Flying in foreign skies – A South African Guardian of Greece

It is important for us to not forget who we are and where we come from. It is also important that we don’t forget what we are fighting for. Honour to those who can do all of these and give their all to their struggle. One of those was Marmaduke “Pat” Pattle who was killed in action, a day after the Germans invaded the unfortified Athens…

RAF Squadron Leader, Marmaduke Pattle, who was given the nickname of “Pat”, was born on July 3rd, 1914. His aerial victories (confirmed and unconfirmed) are over 50 and the confirmed over 40. Of those, 26 were Italian and of those, 15 were recorded as he was flying the Gloster Gladiator. A genuine gladiator himself as was his plane he fought against his Axis counterparts and at the end, against disease and the hardships of war. He was declared as the Gladiators’ and Hurricanes’ top ace of WWII.

Pattle was born in South Africa, the son of English immigrants. As soon as he finished school he enlisted in the South African Air Force (SAAF) but in 1936 was transferred to the RAF. Upon completing his training as an operator, he was placed in the 80th Squadron which had just received its Gloster Gladiators.

In April 1938, 80th Squadron transferred to Egypt. It was there that for the first time his capabilities as an aviator and his natural talent as a marksman were noticed. It was there however that his love for the air force was also confirmed which was translated into hard work and effort to improve those two talents. Many would have been complacent, but he wanted to continuously improve and get even better!

With the outbreak of the war, Pattle’s Squadron was transferred to the borders of Libya, over which he first saw action in August of 1940. The “B” flight, which Pattle led, was moved to Siddi Barani. Until August 4th, 1940, in the air battles above the North African sand, Pattle had 4 shot down and one unconfirmed victory.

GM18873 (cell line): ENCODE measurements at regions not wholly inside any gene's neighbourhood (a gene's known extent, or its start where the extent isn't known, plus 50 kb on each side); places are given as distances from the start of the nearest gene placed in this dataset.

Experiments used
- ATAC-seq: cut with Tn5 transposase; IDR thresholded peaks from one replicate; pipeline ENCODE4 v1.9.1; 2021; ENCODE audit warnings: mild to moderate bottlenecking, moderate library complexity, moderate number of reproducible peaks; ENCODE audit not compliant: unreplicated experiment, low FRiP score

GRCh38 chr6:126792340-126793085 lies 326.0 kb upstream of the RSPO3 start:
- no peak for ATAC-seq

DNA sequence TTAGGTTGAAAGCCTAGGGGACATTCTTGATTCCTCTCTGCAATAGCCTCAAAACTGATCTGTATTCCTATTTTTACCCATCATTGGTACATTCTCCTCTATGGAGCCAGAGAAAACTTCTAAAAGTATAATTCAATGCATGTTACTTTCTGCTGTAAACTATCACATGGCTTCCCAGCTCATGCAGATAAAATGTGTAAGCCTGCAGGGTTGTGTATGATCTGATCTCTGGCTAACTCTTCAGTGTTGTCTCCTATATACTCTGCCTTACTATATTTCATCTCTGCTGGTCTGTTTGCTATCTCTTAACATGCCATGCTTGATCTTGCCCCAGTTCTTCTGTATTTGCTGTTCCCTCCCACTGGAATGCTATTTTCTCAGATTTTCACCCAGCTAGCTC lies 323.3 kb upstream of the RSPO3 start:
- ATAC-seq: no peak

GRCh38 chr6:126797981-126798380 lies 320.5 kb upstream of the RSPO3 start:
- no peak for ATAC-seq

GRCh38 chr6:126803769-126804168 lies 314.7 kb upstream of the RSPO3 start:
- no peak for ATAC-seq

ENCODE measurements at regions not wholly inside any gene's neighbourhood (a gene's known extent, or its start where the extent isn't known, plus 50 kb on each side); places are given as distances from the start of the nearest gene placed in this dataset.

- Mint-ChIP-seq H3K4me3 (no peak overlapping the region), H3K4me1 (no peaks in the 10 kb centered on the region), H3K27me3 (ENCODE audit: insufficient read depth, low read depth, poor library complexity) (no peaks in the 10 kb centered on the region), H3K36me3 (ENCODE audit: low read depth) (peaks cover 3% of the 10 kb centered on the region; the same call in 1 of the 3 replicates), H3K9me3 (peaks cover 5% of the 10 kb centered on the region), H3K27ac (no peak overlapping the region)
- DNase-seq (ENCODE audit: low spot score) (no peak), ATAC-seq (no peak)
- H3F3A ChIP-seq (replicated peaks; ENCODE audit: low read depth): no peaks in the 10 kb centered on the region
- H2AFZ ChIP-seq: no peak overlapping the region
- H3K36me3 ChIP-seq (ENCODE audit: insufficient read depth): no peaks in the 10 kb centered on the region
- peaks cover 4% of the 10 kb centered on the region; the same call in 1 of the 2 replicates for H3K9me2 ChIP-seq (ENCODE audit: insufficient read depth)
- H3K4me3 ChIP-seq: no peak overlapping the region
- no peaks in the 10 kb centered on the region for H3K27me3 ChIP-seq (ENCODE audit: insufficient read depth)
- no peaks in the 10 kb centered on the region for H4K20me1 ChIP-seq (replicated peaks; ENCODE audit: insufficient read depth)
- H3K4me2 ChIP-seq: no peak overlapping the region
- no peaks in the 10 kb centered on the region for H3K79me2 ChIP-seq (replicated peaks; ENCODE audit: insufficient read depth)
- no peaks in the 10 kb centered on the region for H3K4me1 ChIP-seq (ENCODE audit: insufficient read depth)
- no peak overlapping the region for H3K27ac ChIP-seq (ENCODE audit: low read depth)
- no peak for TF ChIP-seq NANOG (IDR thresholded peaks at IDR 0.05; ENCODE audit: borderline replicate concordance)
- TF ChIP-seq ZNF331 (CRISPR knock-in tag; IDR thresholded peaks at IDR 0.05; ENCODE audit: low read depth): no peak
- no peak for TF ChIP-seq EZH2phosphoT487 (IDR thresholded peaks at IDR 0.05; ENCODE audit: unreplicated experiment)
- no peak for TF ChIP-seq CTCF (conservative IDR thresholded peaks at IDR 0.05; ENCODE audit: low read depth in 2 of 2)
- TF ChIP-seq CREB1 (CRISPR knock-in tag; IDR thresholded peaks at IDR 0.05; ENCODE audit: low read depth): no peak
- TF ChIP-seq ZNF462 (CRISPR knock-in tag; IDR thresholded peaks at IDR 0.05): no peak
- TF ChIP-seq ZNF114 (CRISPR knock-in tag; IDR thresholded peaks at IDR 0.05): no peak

On August 4th, the Italians fought fire with fire, but he managed to escape without sustaining any injuries. That day, they were escorting a Lysander, when the British came face to face with six Breda Ba.65 of the 159 Squadrilia and as many CR-32 of the 160 Squarilia. From Pattle’s shots, the Breda made a forced landing and one of the Fiats fell spiralling out of control and the sky. After avoiding multiple attacks from Breda’s and CR’s, Pattle was forced to abandon his aircraft when he came under fire from Franco Lucchini – an ace, veteran of the Spanish civil war – and his rudder was destroyed. It’s not necessary for us to note once again that the Italian pilots had the tendency to fly and fight in packs, something that they proved many times in the Albanian theatre as well. Pattle walked till the border and two days later was picked up by a detachment of Hussars, who then took him to Siddi Barani.

On August 8th, leading 14 Gladiators versus 16 CR.42 of 9 and 10 Gruppo, Pattle brought down two more aircraft. Almost a month later, Pattle was promoted to first Lieutenant.

In November, Pattle’s Squadron was moved to Greece to reinforce the RHAF against the Italian invasion. It was this battle field that was destined to do him honors and make him the legend he is today. On November 19th, still with the Gladiators, Pattle and 8 of his pilots of the 80th Squadron attacked CR-42s and the G.50s in the area of Korytsa. In the air battle that ensued, Pattle accounted for two of the eleven (9 confirmed and 2 possible) in total British victories.